And did we want any milk?

Before we could answer, Roger came out from behind a cow with the milking cluster and Claudine was off looking for something to put the milk in.

Did we want any cows?

I looked at Shelagh, had I heard that correctly? Had Roger offered us a cow? Were we about to walk back up the hill carrying a bucket of milk and leading a cow? Would it be bad manners to decline a voisin’s gift? Or were we supposed to offer something in exchange? Gypsy, for instance.

I was just warming to the idea of an animal exchange, when Claudine launched into a glowing account of Samatan market. You could buy anything there. If we wanted to have cattle, that would be the place to go.

Aha, now, I understood.

By this time our French conversational skills were pretty much exhausted. We managed a few more sentences about cows and weather but that was about it. To me, conversing in French is very much like holding your breath - after a minute, I’m spent and speechless. Words and phrases were flying over my head as Roger and Claudine chattered on about this and that. I looked at Shelagh, she looked at me. What were they saying? Claudine and Roger tempted us with a few more sentences but even after three repeats I was still lost.

A silence descended.

An awkward silence that I felt compelled to fill.

Always a big mistake.

I thought I’d try and work horses into the conversation – find a common subject we could talk about. I wondered if they’d ever used horses on their farm.

“No, never,” they said.

I should have quit at that point. I’d asked a question and received an answer I understood. My daily quota had been filled. But my interest had been piqued. What had they used on the farm before the advent of the tractor? Oxen? I’d seen a picture showing a working oxen team pulling a plough in the Central Massif as late as 1970. Had they used oxen here?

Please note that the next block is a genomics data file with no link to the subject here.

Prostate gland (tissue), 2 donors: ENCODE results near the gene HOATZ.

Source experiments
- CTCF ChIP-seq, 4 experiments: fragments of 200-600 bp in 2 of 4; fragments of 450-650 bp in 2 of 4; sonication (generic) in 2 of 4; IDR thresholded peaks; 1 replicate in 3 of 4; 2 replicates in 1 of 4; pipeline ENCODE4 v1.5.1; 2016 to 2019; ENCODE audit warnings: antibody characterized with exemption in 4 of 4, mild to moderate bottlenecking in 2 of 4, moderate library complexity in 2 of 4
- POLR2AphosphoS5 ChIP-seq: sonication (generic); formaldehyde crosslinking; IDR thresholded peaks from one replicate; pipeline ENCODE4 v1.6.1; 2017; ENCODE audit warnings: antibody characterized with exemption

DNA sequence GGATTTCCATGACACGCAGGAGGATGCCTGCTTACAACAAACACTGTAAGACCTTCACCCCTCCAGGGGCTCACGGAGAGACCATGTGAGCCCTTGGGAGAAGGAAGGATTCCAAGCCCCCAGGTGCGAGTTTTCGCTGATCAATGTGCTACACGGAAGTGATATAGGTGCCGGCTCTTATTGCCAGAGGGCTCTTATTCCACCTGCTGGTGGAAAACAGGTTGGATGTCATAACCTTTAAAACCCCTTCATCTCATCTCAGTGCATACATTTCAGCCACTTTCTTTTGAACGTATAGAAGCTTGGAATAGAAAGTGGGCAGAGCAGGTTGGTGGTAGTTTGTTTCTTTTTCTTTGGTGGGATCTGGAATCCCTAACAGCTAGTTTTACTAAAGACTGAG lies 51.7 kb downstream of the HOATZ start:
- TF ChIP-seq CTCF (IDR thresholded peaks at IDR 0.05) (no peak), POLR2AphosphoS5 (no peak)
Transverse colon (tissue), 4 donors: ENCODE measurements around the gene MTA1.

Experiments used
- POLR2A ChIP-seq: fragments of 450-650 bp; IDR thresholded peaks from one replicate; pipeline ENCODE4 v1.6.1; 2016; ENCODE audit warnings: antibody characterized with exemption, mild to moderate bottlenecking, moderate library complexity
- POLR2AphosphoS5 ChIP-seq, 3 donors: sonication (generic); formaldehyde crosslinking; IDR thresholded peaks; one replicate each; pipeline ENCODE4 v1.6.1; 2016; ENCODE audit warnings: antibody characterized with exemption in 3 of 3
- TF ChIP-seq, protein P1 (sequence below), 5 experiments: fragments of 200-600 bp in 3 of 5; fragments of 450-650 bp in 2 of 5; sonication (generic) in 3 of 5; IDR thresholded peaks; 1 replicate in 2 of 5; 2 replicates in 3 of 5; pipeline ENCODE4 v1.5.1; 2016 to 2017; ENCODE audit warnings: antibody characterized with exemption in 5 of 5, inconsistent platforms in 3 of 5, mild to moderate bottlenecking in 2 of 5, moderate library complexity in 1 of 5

The conversation went downhill from that point. What was the French for ox? Guidebooks won’t tell you. They don’t cover rural small talk. Plenty of phrases for 'Where is the station?' and 'Can you tell me where the toilets are?' but 'Where are the oxen?' – don’t even bother to look.

I tried grande vache, rationalising that a big cow was worth a shot.

It wasn’t.

Shelagh’s eyes had rolled into the top of her head and she was slowly, sidling away from the conversation. Claudine and Roger were transfixed. Big cow? What was that about the big cow?

I pressed on, if I couldn’t find the words, I’d mime them. I fastened my wrists to the top of my head. But before I could stop myself my fingers splayed and my hands started waggling. My horns had evolved into antlers.

And immediately frightened off the few French nouns that I had left.

And in between the waggling, came the babbling.

I tried to say, 'In England, before tractors, we used to have oxen.' It came out more like, 'In England, all tractors are preceded by giant elk.'

If not a man with a red flag.

It was time to go.

Shelagh grabbed hold of my left antler and tugged me towards the door.

(to be continued)